Which Countries Are Most Vulnerable to A Kill Switch?

Can instability in a foreign country disrupt your global network? That question is one again on the minds of the IT infrastructure community after Syria was disconnected from the Internet earlier this week. How hard is it to disconnect a country from the Web? Which countries are most vulnerable to this “kill switch” phenomenon?

Network monitoring specialist Renesys addresses these issues in a valuable blog post that looks at the global risk, handicapping the potential that a country could be unhooked from the Internet. It all comes down to infrastructure, who controls it, and the diversity of networks serving a nation. Here’s an excerpt:

“So, could what happened to Egypt and Syria happen in your country? Hopefully not. But it’s an important question that companies ask Renesys about all the time, as they decide which countries might reasonably host their new data centers. Next to Internet performance and stability, the political risks of Internet disconnection are starting to appear on due diligence checklists, as companies consider where to make their investments in global cloud infrastructure.”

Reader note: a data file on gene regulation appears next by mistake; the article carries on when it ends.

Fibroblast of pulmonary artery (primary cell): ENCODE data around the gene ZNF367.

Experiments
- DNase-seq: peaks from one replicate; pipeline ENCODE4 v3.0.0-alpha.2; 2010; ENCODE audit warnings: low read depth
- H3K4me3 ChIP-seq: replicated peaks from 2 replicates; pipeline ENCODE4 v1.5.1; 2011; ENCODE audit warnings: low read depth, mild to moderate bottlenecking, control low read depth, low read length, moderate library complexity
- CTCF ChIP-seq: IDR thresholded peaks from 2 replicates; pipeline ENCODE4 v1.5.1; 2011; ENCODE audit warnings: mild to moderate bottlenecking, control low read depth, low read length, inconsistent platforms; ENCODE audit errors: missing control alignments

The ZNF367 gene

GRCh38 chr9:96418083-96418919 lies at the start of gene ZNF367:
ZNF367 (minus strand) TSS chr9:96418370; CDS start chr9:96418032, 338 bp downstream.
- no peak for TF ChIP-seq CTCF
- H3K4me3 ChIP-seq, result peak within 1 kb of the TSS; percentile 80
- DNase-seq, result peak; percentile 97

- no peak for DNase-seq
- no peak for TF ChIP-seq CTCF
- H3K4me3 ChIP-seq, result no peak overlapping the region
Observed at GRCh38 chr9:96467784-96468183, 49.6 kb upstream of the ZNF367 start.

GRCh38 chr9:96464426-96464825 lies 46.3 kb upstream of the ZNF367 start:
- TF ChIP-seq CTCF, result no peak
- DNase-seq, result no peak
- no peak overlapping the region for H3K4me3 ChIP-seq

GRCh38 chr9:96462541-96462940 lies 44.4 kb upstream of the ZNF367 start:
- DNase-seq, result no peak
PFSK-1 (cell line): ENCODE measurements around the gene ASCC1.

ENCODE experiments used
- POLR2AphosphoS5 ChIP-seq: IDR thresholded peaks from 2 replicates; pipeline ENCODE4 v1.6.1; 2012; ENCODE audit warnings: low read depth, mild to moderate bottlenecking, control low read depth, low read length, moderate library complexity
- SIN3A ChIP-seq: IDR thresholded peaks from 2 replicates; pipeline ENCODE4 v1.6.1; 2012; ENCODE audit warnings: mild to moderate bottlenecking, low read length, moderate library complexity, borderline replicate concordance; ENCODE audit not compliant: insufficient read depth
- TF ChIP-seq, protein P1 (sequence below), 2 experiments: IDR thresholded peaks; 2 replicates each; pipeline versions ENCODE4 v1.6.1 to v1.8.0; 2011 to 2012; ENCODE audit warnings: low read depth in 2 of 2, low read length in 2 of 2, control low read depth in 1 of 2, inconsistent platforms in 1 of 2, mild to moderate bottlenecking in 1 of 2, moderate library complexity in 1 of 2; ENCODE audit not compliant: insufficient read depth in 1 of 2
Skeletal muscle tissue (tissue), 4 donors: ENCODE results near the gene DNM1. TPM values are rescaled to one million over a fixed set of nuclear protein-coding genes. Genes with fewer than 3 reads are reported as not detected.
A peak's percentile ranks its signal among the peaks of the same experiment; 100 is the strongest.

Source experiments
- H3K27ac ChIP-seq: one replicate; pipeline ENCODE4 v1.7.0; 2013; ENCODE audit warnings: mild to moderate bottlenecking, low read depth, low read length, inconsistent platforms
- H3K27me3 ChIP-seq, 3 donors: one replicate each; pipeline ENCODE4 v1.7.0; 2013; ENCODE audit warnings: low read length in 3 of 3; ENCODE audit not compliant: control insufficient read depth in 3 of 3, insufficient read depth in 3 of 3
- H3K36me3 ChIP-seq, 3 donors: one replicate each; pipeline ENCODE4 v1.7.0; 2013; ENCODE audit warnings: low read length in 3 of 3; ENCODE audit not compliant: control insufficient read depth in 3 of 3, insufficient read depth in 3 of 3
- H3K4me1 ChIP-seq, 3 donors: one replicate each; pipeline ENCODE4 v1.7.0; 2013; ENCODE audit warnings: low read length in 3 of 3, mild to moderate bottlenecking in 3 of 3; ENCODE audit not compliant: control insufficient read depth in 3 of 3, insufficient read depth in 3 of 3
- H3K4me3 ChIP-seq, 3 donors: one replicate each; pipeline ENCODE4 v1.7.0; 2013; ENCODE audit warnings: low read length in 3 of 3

Renesys has a heat map of cutoff risk. Check it out at the Renesys blog.

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About the Author

Rich Miller is the founder and editor at large of Data Center Knowledge, and has been reporting on the data center sector since 2000. He has tracked the growing impact of high-density computing on the power and cooling of data centers, and the resulting push for improved energy efficiency in these facilities.

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